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BLOG: Revisiting the ‘facts’ around Nairobi governor’s abrupt surrender of key roles to Kenya’s national government

Kenya president Uhuru Kenyatta has his hands full with managing the country’s response to the Covid-19 pandemic. But he still found time in March to oversee the surrendering of some key functions of the capital city to the national government. 

In February 2020 many were surprised when the governor of Nairobi county, Gideon Mbuvi Mike Sonko, handed over the critical roles of health, transport, planning and development, and public works, utilities and “ancillary” services.

Kenya’s 2010 constitution decentralised power to 47 counties including Nairobi, with Sonko’s move splitting opinion. Some media houses called this a “bloodless coup”.

A military man, Maj Gen Mohamed Abdalla Badi will now run the newly created office of the Nairobi Metropolitan Services

The county has been plagued by problems, with Sonko barred from office since December 2019 under corruption charges. In the transfer deed the county acknowledged “internal constraints as to the effective discharge of its functions” and that some of these “would be more effectively performed and exercised by the national government”.

‘Fact-finding mission’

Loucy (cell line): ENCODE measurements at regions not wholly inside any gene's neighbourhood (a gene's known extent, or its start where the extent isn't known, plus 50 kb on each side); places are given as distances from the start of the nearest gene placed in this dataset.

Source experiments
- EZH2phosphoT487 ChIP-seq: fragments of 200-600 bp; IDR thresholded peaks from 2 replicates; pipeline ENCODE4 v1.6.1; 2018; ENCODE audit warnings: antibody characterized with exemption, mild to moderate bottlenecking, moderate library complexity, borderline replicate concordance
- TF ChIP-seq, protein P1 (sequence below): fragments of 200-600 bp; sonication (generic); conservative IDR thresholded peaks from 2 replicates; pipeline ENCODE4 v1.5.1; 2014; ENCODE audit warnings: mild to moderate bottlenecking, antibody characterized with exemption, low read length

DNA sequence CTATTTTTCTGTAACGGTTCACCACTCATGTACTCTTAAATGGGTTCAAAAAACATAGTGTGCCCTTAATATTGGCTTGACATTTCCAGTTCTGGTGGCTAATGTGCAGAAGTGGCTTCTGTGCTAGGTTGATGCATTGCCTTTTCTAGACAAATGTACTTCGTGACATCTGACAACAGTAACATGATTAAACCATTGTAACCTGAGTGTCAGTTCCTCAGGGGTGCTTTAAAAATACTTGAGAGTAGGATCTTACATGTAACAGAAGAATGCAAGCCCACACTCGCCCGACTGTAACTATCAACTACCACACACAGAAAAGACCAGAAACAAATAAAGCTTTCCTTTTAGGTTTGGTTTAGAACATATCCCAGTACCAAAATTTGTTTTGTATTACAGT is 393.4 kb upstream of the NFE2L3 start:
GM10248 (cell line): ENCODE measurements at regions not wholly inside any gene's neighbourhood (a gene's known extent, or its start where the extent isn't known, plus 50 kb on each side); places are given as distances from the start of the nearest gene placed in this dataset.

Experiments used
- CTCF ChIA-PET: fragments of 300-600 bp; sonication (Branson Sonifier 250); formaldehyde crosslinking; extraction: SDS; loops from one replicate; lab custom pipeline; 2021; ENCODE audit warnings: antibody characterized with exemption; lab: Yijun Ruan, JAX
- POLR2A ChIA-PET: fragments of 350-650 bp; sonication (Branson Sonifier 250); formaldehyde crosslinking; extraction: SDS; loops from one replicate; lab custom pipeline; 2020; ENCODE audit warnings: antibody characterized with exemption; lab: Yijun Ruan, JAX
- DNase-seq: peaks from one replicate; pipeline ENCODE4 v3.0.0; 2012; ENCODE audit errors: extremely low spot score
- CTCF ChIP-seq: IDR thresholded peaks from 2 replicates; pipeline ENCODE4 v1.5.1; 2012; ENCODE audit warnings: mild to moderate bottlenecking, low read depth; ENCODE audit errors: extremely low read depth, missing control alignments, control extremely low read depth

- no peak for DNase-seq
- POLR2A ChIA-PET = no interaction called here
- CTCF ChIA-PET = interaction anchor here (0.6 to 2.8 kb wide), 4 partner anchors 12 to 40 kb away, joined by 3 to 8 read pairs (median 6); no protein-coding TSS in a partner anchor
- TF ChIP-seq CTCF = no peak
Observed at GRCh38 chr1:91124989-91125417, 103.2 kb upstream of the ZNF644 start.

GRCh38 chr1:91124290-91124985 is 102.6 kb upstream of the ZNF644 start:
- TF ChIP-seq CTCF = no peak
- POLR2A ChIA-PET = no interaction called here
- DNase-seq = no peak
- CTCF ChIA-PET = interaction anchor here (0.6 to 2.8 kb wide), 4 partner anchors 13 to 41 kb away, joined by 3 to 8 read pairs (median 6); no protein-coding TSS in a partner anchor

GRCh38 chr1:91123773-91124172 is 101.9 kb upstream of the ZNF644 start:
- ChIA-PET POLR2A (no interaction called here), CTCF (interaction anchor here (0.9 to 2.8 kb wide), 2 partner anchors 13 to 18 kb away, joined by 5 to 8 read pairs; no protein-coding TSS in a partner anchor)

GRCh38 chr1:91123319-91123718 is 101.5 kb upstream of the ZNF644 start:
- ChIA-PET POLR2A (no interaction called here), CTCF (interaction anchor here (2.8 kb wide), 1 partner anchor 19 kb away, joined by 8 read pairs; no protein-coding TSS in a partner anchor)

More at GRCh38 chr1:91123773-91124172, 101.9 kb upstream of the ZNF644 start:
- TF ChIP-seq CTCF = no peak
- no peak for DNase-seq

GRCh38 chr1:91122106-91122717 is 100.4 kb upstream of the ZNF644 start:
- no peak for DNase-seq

When the news broke in February 2020, Sonko took to social media to try to explain why he was ceding some of his most important functions. 

The decision, he said, was made after his administration set out on “a fact finding mission” with benchmarking and “lessons from other jurisdictions across the world including Washington DC in the US and Abuja in Nigeria”.

“From these case studies, we established that cities and metropolis, the size of Nairobi, are best served jointly by devolved units and central governments.”

Two questions arose from this. First, what cities other than the two mentioned did the governor and his team visit ahead of the crucial decision?

Elkana Jacob, the governor’s spokesperson, told Africa Check the governor’s team was planning a “fact-finding mission” when the decision was made.

Asked if there was a report that guided the decision, he responded: “There was no report as such.”

Second, while Abuja and Washington DC are capital cities, are they “the size of Nairobi”? 

What does ‘size’ mean, when describing cities?

A general view of the Kenyan capital Nairobi on May 7, 2018. (Photo by Yasuyoshi CHIBA / AFP)

Africa Check asked Dr David Kaufmann, a researcher on capital city governance and an assistant professor at the University of Zurich in Switzerland, about city sizes.

“City size is normally defined as the number of people living within the city territory,” he said.

“Yet the functional city is in most instances larger because urban sprawl and settlements do not stop at the city border,” Kaufmann said. He cautioned however that definitions are usually “complex and context-specific”.

Comparing three cities by population

How do the three capital cities of Nairobi, Abuja and Washington DC compare in terms of population?

The US Census Bureau puts the population of Washington DC at 705,749 people as of July 2019. When a wider metro area is considered, this population grows to about 6.3 million people.

For Nigeria’s Abuja, the most recent estimate is 3.6 million people in 2016, by the country’s National Bureau of Statistics. (Note: Nigeria’s population estimates are from four years ago and are deeply contested, with a census last held in 2006.